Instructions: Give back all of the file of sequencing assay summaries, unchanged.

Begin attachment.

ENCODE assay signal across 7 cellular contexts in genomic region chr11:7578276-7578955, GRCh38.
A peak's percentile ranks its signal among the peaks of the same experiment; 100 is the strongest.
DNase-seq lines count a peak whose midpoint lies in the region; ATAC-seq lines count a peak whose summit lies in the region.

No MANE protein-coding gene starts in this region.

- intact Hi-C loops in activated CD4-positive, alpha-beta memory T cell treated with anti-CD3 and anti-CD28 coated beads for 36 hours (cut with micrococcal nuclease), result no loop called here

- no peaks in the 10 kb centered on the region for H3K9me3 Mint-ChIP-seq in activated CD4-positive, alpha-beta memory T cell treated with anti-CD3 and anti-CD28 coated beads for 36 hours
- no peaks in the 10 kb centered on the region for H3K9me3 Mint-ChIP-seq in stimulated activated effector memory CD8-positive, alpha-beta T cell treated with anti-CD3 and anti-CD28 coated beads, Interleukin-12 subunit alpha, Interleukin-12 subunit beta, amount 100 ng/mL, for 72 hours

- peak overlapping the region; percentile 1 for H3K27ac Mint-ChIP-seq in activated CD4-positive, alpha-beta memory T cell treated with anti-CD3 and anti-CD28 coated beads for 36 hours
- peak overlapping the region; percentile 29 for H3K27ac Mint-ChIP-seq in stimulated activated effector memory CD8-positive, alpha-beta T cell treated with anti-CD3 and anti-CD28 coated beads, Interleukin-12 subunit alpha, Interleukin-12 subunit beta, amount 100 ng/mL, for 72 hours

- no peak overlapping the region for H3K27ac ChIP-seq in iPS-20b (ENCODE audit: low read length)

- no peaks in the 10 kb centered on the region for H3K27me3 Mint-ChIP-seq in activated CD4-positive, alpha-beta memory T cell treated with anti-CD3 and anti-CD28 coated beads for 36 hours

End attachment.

ENCODE assay signal across 7 cellular contexts in genomic region chr11:7578276-7578955, GRCh38.
A peak's percentile ranks its signal among the peaks of the same experiment; 100 is the strongest.
DNase-seq lines count a peak whose midpoint lies in the region; ATAC-seq lines count a peak whose summit lies in the region.

No MANE protein-coding gene starts in this region.

- intact Hi-C loops in activated CD4-positive, alpha-beta memory T cell treated with anti-CD3 and anti-CD28 coated beads for 36 hours (cut with micrococcal nuclease), result no loop called here

- no peaks in the 10 kb centered on the region for H3K9me3 Mint-ChIP-seq in activated CD4-positive, alpha-beta memory T cell treated with anti-CD3 and anti-CD28 coated beads for 36 hours
- no peaks in the 10 kb centered on the region for H3K9me3 Mint-ChIP-seq in stimulated activated effector memory CD8-positive, alpha-beta T cell treated with anti-CD3 and anti-CD28 coated beads, Interleukin-12 subunit alpha, Interleukin-12 subunit beta, amount 100 ng/mL, for 72 hours

- peak overlapping the region; percentile 1 for H3K27ac Mint-ChIP-seq in activated CD4-positive, alpha-beta memory T cell treated with anti-CD3 and anti-CD28 coated beads for 36 hours
- peak overlapping the region; percentile 29 for H3K27ac Mint-ChIP-seq in stimulated activated effector memory CD8-positive, alpha-beta T cell treated with anti-CD3 and anti-CD28 coated beads, Interleukin-12 subunit alpha, Interleukin-12 subunit beta, amount 100 ng/mL, for 72 hours

- no peak overlapping the region for H3K27ac ChIP-seq in iPS-20b (ENCODE audit: low read length)

- no peaks in the 10 kb centered on the region for H3K27me3 Mint-ChIP-seq in activated CD4-positive, alpha-beta memory T cell treated with anti-CD3 and anti-CD28 coated beads for 36 hours